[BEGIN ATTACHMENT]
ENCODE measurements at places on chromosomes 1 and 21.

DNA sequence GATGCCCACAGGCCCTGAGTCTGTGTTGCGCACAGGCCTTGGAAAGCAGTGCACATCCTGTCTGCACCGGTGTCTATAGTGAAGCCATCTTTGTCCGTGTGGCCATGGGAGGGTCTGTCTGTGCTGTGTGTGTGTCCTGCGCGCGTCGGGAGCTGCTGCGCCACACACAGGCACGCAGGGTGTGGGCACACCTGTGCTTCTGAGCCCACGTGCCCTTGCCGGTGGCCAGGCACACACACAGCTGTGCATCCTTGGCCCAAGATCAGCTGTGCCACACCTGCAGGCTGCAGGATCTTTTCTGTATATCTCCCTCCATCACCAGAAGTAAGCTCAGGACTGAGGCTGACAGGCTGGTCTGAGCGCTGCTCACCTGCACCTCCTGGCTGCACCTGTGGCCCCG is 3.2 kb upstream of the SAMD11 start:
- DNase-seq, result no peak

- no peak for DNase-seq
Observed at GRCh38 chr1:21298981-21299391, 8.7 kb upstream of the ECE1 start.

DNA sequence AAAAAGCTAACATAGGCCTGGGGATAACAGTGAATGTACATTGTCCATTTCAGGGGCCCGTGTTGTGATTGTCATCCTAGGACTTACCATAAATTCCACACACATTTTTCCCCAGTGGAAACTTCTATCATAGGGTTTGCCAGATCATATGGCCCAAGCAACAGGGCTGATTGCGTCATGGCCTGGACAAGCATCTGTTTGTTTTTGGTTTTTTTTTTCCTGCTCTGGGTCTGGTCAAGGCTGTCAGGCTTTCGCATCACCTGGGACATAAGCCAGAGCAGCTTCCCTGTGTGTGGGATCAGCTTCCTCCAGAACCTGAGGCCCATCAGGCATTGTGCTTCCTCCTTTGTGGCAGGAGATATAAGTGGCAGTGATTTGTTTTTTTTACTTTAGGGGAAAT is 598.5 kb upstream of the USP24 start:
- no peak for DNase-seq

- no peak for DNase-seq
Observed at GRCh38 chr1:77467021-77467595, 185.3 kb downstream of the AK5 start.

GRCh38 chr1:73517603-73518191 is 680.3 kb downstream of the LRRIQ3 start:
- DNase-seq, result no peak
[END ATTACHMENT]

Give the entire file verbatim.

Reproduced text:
ENCODE measurements at places on chromosomes 1 and 21.

DNA sequence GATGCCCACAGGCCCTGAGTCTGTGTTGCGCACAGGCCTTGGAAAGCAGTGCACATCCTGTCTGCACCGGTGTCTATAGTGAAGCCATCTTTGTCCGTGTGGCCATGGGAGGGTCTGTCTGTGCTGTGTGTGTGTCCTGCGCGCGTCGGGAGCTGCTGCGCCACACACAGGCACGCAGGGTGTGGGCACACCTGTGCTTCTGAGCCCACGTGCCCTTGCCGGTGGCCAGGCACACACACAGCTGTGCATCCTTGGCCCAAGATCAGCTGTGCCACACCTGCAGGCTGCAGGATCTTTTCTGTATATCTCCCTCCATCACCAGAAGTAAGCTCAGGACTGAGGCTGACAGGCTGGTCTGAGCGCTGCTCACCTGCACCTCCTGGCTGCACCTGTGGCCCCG is 3.2 kb upstream of the SAMD11 start:
- DNase-seq, result no peak

- no peak for DNase-seq
Observed at GRCh38 chr1:21298981-21299391, 8.7 kb upstream of the ECE1 start.

DNA sequence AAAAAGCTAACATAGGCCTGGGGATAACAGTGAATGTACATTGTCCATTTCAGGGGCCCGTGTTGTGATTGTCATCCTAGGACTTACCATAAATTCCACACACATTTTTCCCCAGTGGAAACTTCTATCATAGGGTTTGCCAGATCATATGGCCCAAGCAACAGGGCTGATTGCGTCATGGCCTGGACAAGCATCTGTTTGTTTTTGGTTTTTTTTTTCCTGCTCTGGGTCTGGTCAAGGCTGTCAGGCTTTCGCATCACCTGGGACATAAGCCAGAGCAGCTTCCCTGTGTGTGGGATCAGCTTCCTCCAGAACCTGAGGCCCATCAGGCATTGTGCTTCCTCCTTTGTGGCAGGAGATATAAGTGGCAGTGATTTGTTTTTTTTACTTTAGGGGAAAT is 598.5 kb upstream of the USP24 start:
- no peak for DNase-seq

- no peak for DNase-seq
Observed at GRCh38 chr1:77467021-77467595, 185.3 kb downstream of the AK5 start.

GRCh38 chr1:73517603-73518191 is 680.3 kb downstream of the LRRIQ3 start:
- DNase-seq, result no peak